Experimental Design:

Marfa, Texas is located in the desert Southwest, west of Alpine, Texas. Highway 67 runs approximately north-south through Marfa, but gradually veers to the southwest a few miles south (Big Figure 1).

Most of the topography is flat and sparsely vegetated, however the Chinati Mountains rise in the distance to the south. Our goal was to determine if the Lights appeared south and southwest of the Marfa Light Observation Site. It is nearly impossible to determine the distance that the Lights are from the viewer. We estimated that south of Lake San Esteban would be sufficient to detect any Lights. The pilots, at 3,500 ft had a much more expansive field of vision, capable of seeing tens of miles in all directions. A daytime and nighttime acquisition over the area of interest was gathered on August 25, 2000 (Big Figure 2).

Precise position is known at all times using on-board GPS information; the position of the aircraft over the earth is known with absolute certainty. Additionally, a ground observer at the "Marfa Mystery Lights" Observation Area recorded their appearance that evening and measured the azimuth where the lights were observed. The aircraft flew at 3,500 feet and gathered information at pixel sizes of <2 meters. Time and cost constraints limited the aerial extent of survey, and we were not able to fly all the way to the Chinatis. Data acquisition ranged from the Ultraviolet (0.3 mm) to the Thermal Infrared (12.5 mm). This was done to ensure that any reflection or emission other than in the visible portion of the electromagnetic spectrum (0.4 to 0.7 mm) would be evaluated . We included both night and daytime surveys. Our ground observer recorded the events on a conventional camcorder, so that the Lights' activities were documented during the flight. Although the quality of this video is only amateur, conversations between the pilots and the ground observer were recorded. A portion of this video, for those interested, is coming soon.


Results of the Nighttime Survey:

A ground observer stationed at the Marfa Mystery Light Observation Area recorded Marfa Lights as they appeared on August 25, 2000. He and the pilots discussed the Lights' location several times, as there appeared to be confusion about the location of the Lights. The pilots did not observe any discrete lights within their field of view, which extended to the Chinati Mountains during the entire 1 1/2 hour flight. The only lights observed were an occasional car along Highway 67 coming from the Chinatis, a radio tower with a few cars (not moving) and a weigh station. These latter features were also seen on the daytime images. The ground observer, on the other hand, described the location of the Lights relative to the aircraft, including the azimuths of their appearance. The nighttime data analysis included the thermal infrared portion of the electromagnetic spectrum. No lights were seen on the data, except the radio beacon, a few cars and the town of Marfa itself. Thermal infrared imagery, which measures small changes in temperature due to ground cover type (buildings, roads, plants, etc.), moisture content, even soil chemistry, detected nothing above the background levels of the terrain. Distinct soil types, based upon moisture levels and chemical makeup are separated based upon their thermal inertia, i.e. the measure of the thermal response of a material to temperature change. Each soil type responds slightly differently in the thermal channels. Water bodies, which are mostly shallow stock tanks or ponds here, are also distinctive. No unidentified light sources were seen in the area south of Marfa, a fact corroborated by the pilots' observations. The ground observer, stationed at the Marfa Light Observation point, identified that the Lights appeared from azimuths 220 to 245. The first ones appeared at 220. The entire range of possible locations is shown in Figure 3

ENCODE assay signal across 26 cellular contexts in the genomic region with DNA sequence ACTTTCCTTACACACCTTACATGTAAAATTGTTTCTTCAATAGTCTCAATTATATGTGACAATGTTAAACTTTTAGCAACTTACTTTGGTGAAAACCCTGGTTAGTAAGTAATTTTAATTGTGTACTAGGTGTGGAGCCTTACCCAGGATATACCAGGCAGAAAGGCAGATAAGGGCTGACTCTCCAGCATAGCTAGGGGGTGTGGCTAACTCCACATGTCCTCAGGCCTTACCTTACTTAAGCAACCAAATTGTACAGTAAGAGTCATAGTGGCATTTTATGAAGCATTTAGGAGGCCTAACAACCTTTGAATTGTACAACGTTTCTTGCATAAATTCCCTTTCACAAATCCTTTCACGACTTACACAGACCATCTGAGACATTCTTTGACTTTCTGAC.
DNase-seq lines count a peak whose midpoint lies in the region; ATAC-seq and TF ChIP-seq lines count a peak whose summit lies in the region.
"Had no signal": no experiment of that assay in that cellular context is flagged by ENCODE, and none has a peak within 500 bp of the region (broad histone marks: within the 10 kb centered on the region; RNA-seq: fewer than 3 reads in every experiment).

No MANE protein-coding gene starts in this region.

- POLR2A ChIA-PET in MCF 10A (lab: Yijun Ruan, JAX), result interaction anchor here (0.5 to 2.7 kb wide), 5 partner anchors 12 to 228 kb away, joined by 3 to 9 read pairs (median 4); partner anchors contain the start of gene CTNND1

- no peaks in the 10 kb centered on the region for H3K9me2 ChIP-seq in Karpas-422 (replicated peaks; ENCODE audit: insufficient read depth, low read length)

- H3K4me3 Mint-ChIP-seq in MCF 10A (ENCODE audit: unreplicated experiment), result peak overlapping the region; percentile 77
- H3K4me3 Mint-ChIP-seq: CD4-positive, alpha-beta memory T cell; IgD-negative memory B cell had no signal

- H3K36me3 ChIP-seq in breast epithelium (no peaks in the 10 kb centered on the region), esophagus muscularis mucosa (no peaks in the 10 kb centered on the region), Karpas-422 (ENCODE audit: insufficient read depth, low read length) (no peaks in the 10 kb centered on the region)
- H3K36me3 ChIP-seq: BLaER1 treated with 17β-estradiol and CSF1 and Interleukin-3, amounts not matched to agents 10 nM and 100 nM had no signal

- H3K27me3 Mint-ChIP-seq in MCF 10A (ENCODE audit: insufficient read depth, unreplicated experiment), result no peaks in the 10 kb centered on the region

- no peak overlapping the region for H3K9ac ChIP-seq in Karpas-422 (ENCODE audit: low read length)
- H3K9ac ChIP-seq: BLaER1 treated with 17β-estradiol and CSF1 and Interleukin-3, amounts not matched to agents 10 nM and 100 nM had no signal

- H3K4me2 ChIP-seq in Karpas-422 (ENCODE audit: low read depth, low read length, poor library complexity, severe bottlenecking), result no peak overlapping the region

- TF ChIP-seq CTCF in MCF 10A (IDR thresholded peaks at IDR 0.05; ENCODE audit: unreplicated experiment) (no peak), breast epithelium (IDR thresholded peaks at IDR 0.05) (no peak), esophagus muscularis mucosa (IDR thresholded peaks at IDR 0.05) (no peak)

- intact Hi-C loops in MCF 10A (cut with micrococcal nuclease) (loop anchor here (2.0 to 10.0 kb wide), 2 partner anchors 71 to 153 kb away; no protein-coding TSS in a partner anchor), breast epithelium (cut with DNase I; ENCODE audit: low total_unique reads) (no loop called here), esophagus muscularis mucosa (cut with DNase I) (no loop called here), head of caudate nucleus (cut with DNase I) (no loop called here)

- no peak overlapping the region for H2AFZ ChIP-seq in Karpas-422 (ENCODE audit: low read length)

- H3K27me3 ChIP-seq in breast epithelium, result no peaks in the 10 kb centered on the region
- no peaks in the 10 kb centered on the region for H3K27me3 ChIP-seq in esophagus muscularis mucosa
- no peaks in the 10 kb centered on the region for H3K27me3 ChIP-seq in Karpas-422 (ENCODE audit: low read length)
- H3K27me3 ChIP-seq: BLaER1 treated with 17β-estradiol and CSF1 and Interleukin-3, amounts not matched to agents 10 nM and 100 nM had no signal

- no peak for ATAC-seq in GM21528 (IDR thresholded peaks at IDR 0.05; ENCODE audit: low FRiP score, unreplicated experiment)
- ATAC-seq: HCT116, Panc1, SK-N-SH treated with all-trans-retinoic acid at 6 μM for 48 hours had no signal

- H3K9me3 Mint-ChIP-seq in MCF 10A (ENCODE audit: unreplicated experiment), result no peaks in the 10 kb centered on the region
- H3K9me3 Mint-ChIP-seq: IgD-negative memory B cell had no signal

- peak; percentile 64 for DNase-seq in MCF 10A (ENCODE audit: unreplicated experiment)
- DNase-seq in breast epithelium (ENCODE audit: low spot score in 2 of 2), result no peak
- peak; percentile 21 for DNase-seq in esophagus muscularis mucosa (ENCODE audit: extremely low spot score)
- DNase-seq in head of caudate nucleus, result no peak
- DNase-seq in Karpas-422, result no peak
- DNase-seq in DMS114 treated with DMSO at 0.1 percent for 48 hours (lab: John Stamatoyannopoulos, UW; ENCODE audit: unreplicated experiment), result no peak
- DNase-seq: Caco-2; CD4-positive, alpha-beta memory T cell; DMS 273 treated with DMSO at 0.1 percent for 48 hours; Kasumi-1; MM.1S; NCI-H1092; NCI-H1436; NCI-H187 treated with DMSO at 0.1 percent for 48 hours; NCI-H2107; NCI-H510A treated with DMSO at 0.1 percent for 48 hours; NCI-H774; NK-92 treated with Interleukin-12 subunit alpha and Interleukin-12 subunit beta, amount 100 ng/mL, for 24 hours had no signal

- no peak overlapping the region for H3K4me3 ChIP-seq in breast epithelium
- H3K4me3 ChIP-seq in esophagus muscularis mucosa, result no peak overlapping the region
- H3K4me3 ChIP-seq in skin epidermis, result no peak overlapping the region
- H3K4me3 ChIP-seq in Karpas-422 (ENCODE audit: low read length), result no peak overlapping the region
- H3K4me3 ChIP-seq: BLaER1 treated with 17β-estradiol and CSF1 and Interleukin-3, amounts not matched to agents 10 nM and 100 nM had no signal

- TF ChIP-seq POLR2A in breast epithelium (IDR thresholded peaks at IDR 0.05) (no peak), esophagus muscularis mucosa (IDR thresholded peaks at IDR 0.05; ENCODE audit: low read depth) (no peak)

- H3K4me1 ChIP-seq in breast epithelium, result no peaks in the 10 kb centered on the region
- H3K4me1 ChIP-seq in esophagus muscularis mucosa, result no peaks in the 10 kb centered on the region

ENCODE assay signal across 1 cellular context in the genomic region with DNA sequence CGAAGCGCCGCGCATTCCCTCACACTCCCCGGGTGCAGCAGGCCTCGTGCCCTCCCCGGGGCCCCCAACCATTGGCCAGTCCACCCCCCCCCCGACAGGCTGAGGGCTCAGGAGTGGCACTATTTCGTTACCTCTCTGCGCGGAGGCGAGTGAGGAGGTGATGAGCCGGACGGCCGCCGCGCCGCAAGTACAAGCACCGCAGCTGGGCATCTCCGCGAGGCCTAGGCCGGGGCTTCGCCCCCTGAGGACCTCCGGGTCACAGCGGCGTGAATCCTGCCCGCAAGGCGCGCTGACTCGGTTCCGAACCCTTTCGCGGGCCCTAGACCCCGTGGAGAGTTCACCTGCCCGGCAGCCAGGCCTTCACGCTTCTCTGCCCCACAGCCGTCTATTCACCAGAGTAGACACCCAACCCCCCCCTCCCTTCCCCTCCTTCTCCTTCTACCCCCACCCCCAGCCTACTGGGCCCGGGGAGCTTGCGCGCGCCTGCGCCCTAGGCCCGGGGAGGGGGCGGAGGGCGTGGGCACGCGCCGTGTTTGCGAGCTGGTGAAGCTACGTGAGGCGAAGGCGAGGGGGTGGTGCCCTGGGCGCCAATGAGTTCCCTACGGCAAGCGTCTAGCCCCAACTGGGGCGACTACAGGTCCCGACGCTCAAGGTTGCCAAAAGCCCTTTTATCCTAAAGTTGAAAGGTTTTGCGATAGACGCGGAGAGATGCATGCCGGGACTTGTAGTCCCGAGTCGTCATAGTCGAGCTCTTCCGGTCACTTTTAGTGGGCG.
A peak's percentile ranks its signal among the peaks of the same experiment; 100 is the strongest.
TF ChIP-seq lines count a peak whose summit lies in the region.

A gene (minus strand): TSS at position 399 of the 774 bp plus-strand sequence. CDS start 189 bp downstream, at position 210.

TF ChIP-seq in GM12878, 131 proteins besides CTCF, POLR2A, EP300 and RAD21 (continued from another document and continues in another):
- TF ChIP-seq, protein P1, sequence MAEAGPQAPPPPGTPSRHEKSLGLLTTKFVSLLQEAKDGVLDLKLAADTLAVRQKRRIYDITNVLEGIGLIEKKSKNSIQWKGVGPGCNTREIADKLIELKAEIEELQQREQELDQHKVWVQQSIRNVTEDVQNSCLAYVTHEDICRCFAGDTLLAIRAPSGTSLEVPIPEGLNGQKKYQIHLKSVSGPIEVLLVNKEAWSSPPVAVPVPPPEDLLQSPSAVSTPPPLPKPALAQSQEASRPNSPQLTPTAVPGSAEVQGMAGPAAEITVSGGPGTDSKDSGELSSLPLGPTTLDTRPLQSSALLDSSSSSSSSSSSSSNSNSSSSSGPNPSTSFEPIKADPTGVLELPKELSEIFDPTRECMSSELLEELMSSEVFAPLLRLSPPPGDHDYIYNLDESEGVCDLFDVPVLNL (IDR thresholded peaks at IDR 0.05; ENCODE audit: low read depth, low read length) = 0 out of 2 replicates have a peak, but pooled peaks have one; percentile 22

. Figure 3: Nighttime thermal data over the southwestern portion of the study area. Highway 67 appears as a black line running from the lower left to the upper right. Warmer objects appear white to light gray and darker ones gray to black. Several distinct soil types are identified solely by their thermal response (red arrows). A blue arrow points to a small pond or stock tank.

Our ground observer found it nearly impossible to make an accurate assessment of the distance that separated him from the Lights. This uncertainty regarding distance has been noted in many of the stories about the Lights. Some individuals have even claimed that the Lights approached so close that the individuals felt compelled to leave (one of these individuals can be heard at the end of the VCR recording).